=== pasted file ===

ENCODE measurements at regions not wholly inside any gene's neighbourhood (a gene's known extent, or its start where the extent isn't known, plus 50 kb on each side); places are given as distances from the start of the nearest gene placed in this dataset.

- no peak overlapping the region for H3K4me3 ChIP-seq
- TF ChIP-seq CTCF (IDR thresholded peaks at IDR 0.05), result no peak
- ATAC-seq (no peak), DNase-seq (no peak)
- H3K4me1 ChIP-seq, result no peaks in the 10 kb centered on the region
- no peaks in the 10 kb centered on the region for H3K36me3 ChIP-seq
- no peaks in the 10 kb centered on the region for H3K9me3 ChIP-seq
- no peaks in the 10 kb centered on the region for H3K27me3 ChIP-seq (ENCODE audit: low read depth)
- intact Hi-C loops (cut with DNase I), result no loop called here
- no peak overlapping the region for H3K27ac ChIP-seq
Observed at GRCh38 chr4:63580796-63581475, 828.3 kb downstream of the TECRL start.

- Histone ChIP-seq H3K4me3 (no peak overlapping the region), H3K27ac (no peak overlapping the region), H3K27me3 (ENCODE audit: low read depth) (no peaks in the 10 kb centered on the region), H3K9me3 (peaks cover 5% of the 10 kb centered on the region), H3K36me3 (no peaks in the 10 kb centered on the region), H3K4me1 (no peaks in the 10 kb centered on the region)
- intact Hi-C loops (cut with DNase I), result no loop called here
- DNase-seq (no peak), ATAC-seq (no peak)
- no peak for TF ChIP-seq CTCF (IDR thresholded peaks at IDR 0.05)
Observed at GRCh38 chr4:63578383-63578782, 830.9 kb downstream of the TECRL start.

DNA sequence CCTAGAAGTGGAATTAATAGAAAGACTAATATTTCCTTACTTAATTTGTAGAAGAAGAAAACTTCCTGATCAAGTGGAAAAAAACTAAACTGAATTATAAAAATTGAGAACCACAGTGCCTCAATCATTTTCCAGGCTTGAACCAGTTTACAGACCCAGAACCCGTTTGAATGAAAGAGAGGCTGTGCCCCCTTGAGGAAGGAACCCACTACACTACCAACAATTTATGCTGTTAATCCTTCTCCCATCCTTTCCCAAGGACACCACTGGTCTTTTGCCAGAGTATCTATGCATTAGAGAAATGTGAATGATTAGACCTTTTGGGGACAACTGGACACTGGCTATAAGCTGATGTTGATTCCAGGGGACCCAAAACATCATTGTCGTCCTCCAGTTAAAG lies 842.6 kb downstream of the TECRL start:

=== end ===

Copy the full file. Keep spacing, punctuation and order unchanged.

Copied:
ENCODE measurements at regions not wholly inside any gene's neighbourhood (a gene's known extent, or its start where the extent isn't known, plus 50 kb on each side); places are given as distances from the start of the nearest gene placed in this dataset.

- no peak overlapping the region for H3K4me3 ChIP-seq
- TF ChIP-seq CTCF (IDR thresholded peaks at IDR 0.05), result no peak
- ATAC-seq (no peak), DNase-seq (no peak)
- H3K4me1 ChIP-seq, result no peaks in the 10 kb centered on the region
- no peaks in the 10 kb centered on the region for H3K36me3 ChIP-seq
- no peaks in the 10 kb centered on the region for H3K9me3 ChIP-seq
- no peaks in the 10 kb centered on the region for H3K27me3 ChIP-seq (ENCODE audit: low read depth)
- intact Hi-C loops (cut with DNase I), result no loop called here
- no peak overlapping the region for H3K27ac ChIP-seq
Observed at GRCh38 chr4:63580796-63581475, 828.3 kb downstream of the TECRL start.

- Histone ChIP-seq H3K4me3 (no peak overlapping the region), H3K27ac (no peak overlapping the region), H3K27me3 (ENCODE audit: low read depth) (no peaks in the 10 kb centered on the region), H3K9me3 (peaks cover 5% of the 10 kb centered on the region), H3K36me3 (no peaks in the 10 kb centered on the region), H3K4me1 (no peaks in the 10 kb centered on the region)
- intact Hi-C loops (cut with DNase I), result no loop called here
- DNase-seq (no peak), ATAC-seq (no peak)
- no peak for TF ChIP-seq CTCF (IDR thresholded peaks at IDR 0.05)
Observed at GRCh38 chr4:63578383-63578782, 830.9 kb downstream of the TECRL start.

DNA sequence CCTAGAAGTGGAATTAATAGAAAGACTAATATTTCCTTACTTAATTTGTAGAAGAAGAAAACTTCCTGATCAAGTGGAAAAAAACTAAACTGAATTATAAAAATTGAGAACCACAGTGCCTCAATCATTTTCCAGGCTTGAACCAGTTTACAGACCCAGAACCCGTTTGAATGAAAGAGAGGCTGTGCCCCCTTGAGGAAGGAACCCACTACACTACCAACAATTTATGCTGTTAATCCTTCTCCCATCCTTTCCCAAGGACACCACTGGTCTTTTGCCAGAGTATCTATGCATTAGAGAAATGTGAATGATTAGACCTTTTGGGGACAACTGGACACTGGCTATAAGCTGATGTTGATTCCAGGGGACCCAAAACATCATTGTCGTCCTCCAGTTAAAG lies 842.6 kb downstream of the TECRL start: